Travel expenses

Plan sponsors might also consider adding a travel benefit to allow covered individuals to access abortion services if they live in a state where abortion is banned. Travel benefits could be provided in a number of ways, including group health plans, health care reimbursement arrangements (HRAs), employee assistance programs (EAPs), and taxable reimbursement programs, and each option has advantages and disadvantages. An EAP and taxable reimbursement program limited to medical travel would still be considered ERISA benefits and as such would require additional administration. In addition, an EAP should be considered an “excluded benefit” in order to meet ACA requirements. As such, direct group health plan coverage and HRA reimbursement appear to be the most viable options.

  • Group health plan coverage. Plan sponsors may be able to provide travel benefits under existing group health plans, which would allow the sponsor to implement the benefit with minimal administrative changes. Additionally, travel-related expenses may not qualify as “essential health benefits” under state benchmark plans, which would allow sponsors to cap total travel benefits at a certain amount. dollar amount. However, plan sponsors must also consider the risk under the Mental Health Parity and Substance Abuse Equity Act of 2008 (MHPAEA) of providing travel benefits for medical procedures. /surgical and not for the treatment of mental health and addiction disorders. One way to address the MHPAEA’s concern could be to provide a generally applicable travel allowance that would apply to any service covered by the plan. Limits under Section 213 of the Internal Revenue Code (the Code) for medical travel reimbursement (for example, $50 per night for lodging) would apply, but plan sponsors could provide a benefit taxable more robust.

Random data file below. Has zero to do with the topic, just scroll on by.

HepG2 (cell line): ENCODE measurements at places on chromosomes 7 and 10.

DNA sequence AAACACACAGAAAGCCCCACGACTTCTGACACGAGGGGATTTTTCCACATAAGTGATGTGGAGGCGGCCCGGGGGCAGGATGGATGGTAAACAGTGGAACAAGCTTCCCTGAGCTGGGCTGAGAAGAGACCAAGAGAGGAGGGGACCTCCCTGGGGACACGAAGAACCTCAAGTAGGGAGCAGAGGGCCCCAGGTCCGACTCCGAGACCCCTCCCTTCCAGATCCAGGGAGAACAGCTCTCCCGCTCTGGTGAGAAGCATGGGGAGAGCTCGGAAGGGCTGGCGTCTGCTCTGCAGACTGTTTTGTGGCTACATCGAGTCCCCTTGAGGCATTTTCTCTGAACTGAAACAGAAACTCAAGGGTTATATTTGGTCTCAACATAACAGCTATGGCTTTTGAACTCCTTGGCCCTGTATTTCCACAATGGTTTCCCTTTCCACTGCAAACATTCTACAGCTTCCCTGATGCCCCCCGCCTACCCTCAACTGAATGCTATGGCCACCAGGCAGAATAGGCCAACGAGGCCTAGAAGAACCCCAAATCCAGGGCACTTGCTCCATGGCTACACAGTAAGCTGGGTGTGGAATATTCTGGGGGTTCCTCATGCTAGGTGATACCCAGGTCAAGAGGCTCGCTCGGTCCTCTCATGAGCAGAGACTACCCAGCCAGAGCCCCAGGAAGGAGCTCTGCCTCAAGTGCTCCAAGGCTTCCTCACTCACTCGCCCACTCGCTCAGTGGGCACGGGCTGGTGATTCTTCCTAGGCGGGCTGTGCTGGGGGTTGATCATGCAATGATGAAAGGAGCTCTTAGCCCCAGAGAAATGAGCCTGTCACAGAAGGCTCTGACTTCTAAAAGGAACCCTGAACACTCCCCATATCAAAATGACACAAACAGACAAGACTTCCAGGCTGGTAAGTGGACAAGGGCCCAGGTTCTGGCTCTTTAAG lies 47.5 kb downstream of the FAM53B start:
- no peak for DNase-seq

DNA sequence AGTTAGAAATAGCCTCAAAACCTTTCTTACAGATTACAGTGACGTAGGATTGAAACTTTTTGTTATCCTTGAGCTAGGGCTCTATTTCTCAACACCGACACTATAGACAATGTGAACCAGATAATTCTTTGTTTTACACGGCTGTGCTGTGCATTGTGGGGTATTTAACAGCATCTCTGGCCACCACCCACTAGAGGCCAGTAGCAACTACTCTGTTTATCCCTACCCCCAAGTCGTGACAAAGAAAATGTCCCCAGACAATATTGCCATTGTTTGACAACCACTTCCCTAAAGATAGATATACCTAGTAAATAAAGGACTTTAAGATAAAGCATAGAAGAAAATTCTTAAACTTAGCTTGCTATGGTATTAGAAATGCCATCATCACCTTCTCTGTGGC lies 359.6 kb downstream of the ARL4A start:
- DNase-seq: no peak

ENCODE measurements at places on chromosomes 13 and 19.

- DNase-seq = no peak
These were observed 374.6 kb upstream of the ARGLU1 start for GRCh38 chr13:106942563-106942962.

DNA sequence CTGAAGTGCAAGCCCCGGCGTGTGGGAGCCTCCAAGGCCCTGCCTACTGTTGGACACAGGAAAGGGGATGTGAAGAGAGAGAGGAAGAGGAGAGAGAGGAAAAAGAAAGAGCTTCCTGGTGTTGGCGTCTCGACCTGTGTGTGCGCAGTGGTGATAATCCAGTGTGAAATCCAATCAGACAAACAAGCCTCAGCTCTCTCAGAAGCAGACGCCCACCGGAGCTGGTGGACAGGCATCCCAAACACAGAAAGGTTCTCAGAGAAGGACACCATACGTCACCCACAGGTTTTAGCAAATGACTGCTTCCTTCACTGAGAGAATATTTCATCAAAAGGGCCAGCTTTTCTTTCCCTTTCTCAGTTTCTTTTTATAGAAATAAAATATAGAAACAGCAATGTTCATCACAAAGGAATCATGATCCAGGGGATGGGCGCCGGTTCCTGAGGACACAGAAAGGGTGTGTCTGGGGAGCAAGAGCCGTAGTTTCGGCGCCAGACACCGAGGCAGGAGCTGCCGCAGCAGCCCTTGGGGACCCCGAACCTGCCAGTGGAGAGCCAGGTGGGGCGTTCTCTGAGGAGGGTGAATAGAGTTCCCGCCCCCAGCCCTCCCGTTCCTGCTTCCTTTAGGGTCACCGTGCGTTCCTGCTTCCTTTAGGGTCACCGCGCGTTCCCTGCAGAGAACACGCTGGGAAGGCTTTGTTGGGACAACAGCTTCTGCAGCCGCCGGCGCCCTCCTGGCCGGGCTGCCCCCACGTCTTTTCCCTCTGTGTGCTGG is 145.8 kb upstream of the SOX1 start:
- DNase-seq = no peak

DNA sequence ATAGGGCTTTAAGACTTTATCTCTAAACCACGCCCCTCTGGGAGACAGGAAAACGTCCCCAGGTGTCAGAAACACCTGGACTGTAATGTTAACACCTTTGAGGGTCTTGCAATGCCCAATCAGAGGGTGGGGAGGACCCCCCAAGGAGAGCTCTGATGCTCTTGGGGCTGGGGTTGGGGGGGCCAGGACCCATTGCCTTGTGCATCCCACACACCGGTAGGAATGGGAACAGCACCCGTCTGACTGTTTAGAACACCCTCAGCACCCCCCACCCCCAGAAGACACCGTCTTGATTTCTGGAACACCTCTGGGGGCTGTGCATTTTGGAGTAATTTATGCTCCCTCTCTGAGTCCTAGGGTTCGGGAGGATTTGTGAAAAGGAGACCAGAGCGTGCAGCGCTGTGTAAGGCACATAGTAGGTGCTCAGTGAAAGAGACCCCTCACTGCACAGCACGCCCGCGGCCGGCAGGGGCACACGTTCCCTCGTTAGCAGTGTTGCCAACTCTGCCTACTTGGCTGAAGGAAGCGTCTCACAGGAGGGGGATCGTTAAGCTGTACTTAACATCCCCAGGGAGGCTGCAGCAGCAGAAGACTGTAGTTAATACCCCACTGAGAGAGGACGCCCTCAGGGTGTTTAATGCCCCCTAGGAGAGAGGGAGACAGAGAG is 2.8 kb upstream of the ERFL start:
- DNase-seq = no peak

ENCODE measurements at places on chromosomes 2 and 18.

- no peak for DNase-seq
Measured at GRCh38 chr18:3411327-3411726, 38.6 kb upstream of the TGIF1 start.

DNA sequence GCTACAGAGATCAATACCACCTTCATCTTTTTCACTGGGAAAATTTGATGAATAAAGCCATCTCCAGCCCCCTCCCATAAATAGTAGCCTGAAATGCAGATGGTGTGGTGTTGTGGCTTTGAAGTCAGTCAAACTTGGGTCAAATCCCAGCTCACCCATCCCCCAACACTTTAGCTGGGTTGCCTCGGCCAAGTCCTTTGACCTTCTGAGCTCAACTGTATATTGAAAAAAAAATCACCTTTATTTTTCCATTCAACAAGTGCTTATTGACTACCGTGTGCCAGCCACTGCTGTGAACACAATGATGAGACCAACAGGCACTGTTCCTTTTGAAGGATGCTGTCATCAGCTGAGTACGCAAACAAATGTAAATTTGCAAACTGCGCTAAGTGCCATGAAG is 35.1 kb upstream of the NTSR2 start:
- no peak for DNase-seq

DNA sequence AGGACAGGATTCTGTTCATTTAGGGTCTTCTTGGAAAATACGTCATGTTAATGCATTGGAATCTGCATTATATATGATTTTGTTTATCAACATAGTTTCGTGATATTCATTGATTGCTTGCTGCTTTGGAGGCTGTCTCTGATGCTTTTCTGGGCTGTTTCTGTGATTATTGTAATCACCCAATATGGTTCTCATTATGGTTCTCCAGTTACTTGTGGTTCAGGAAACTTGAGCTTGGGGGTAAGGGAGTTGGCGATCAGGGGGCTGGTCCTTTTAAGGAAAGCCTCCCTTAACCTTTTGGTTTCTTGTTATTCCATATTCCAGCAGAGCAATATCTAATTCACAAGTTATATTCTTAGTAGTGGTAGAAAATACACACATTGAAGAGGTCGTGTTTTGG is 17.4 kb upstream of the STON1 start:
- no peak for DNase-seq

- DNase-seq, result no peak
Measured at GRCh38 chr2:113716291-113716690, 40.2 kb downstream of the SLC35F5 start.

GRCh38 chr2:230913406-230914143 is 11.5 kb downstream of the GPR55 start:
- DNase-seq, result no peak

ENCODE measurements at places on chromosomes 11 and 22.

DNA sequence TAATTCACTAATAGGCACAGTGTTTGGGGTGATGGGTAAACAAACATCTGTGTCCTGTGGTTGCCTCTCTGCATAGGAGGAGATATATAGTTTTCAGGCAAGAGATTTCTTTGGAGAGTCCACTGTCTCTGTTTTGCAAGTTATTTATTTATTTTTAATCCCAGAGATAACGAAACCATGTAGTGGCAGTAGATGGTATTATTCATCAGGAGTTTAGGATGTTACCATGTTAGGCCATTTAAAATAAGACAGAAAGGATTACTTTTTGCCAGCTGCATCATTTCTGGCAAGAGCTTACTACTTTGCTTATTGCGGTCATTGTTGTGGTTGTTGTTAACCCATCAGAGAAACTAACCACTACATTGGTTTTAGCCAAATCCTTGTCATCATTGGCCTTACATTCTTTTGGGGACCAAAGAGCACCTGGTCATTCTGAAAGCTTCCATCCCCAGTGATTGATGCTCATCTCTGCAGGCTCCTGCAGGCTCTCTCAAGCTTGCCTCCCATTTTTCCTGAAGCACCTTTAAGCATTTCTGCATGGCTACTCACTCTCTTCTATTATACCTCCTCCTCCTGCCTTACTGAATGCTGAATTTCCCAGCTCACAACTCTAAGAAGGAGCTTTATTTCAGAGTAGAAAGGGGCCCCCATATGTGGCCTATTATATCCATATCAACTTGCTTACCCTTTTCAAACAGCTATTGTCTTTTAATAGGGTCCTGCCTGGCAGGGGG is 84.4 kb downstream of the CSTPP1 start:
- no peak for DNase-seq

• Health Reimbursement Agreement Coverage. Plan sponsors could also reimburse travel and accommodation expenses through an integrated HRA. However, as a group health plan, an HRA would have similar issues as the group health plan direct coverage discussed above and an HRA would have start-up and administration costs in the event that the sponsor would not already have one in place. Further, any reimbursement provided through an HRA would be subject to the limitations in Code Section 213, without the ability to provide the highest taxable benefit.

Some promoters may wish to use an EAP or taxable reimbursement program for the purpose of providing coverage to employees not enrolled in the promoter’s group health plan. However, using these methods can create significant administrative difficulties and compliance issues. Therefore, we recommend that plan sponsors wishing to provide travel compensation contact qualified legal counsel to determine which method would be appropriate for their current compensation structure.

Service Provider Considerations

Once plan sponsors have determined how they wish to provide abortion coverage, they should coordinate with their service providers (for example, third-party administrators, pharmacy benefit managers, and telehealth providers) to determine whether they are able to administer these benefits. Not all vendors will facilitate abortion-related coverage for a number of reasons. For example, state laws could impact the ability of telehealth providers to prescribe medications and/or prescribe medications between states. Additionally, while many administrators are moving quickly to respond to recent developments, it may take some time before abortion-related administrative services are widely available across the country.

The content of this article is intended to provide a general guide on the subject. Specialist advice should be sought regarding your particular situation.